Lyle Denniston, the National Constitution Center’s adviser on constitutional literacy, looks at criticism of the Supreme Court’s three female Justices and gender motivation in the Court’s recent actions.
After a week of blockbuster rulings on religious liberty, executive power, digital privacy, and more, the Supreme Court is already set for another exciting term.
National Constitution Center senior fellow Christopher Phillips shares a personal story about constitutional literacy and citizenry.
The Anti-Defamation League’s Deborah Lauter will join legal scholars Erwin Chemerinsky and Frederick Lawrence on Tuesday to review and assess the latest Supreme Court term with Jeffrey Rosen, president and CEO of the National Constitution Center.
The Stone copy of the Declaration at the National Constitution Center is one of most important Founding Father artifacts. Philanthropist David Rubenstein, who loaned the document to the museum, explains its importance in the October 2013 interview.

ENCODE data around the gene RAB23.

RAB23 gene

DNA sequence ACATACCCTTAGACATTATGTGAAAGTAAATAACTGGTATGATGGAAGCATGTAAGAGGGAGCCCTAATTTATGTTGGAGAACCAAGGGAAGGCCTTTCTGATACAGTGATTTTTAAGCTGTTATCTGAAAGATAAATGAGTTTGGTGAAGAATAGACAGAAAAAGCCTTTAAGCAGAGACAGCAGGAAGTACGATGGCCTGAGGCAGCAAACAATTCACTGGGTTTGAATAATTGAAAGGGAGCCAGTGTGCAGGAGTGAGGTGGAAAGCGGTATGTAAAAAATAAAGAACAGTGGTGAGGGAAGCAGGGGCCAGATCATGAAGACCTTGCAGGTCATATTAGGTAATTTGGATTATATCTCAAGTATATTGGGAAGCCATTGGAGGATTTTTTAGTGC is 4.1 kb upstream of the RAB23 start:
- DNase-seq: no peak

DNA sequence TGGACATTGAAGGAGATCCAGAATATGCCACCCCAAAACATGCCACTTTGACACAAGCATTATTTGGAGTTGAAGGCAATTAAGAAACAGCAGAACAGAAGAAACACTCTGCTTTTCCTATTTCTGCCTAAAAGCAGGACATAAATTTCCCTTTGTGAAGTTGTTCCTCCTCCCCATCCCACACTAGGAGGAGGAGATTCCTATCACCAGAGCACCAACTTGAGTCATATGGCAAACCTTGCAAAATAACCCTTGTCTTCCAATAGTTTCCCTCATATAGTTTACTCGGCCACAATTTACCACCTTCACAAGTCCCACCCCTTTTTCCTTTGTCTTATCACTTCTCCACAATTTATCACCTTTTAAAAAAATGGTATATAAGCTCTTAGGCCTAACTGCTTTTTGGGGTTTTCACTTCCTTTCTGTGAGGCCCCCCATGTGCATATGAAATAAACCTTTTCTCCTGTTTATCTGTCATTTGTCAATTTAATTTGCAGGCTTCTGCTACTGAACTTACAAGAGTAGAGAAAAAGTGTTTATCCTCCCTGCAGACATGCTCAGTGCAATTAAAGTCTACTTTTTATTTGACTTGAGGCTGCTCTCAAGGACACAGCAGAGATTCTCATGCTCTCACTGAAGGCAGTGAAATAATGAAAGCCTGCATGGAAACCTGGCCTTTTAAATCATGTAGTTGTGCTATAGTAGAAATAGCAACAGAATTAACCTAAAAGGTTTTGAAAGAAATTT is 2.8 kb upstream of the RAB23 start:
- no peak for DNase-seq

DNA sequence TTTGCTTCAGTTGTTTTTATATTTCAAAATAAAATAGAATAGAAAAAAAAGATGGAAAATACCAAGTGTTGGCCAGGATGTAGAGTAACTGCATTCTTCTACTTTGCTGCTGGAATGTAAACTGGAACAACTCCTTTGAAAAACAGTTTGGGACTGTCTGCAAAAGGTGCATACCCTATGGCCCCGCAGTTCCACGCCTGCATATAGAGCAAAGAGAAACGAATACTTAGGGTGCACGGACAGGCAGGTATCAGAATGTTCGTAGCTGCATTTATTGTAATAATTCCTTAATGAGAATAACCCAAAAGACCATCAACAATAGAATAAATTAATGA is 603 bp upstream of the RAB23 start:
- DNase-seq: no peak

Jeffrey Rosen, president and CEO of the National Constitution Center, engaged the nation’s leading legal and policy experts in exciting conversations about the U.S. Constitution and your civil liberties at the Aspen Institute in Colorado.
Do criminal suspects have First Amendment rights when they engage in alleged fantasy role playing games that include killing and cannibalism of real people? That’s a question one judge recently decided in a sensational trial dubbed the “Cannibal Cop” case by the New York media.
Jeffrey Shulman from Georgetown Law says one Philadelphia-area high school’s struggle over using the word “Redskin” in a student newspaper raises some interesting constitutional issues.
A Supreme Court decision on Monday about the future of public unions will restrict some organized labor power, and could open up more challenges about the existence of public workers’ unions.
Lyle Denniston, the National Constitution Center’s adviser on constitutional literacy, looks at the long-term impact of Monday’s Hobby Lobby ruling on the idea of a separate existence of corporation and owners.